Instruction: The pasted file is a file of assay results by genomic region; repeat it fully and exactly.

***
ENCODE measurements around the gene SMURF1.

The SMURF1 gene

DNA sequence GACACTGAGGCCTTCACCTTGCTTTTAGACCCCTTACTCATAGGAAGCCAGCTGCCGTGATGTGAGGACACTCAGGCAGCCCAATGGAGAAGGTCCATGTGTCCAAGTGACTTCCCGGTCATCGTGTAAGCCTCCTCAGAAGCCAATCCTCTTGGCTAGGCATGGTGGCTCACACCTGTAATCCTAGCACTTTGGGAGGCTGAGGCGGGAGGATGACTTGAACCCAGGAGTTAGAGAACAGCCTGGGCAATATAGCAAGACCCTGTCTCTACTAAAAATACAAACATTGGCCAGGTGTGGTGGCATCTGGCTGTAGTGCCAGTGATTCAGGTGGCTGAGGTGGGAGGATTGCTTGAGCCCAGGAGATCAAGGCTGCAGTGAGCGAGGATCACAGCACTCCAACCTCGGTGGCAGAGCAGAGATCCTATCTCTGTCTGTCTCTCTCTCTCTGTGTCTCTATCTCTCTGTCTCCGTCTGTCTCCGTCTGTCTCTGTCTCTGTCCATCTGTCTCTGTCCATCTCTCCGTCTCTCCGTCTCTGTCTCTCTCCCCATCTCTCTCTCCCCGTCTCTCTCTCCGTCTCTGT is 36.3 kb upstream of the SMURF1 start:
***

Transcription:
ENCODE measurements around the gene SMURF1.

The SMURF1 gene

DNA sequence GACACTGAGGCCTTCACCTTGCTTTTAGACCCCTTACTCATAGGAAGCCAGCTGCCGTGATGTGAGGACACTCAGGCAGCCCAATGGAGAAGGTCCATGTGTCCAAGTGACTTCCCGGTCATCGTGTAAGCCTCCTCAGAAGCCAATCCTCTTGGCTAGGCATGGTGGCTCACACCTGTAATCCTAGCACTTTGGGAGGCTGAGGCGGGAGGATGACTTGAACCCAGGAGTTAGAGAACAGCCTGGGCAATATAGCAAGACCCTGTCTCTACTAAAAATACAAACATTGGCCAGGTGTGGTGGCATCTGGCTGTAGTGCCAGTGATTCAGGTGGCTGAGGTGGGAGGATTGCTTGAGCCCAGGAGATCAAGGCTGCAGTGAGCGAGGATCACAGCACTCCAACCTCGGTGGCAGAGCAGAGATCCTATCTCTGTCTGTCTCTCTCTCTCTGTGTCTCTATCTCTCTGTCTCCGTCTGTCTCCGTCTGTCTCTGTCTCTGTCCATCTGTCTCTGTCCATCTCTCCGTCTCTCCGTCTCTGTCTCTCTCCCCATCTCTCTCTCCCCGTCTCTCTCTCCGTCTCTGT is 36.3 kb upstream of the SMURF1 start: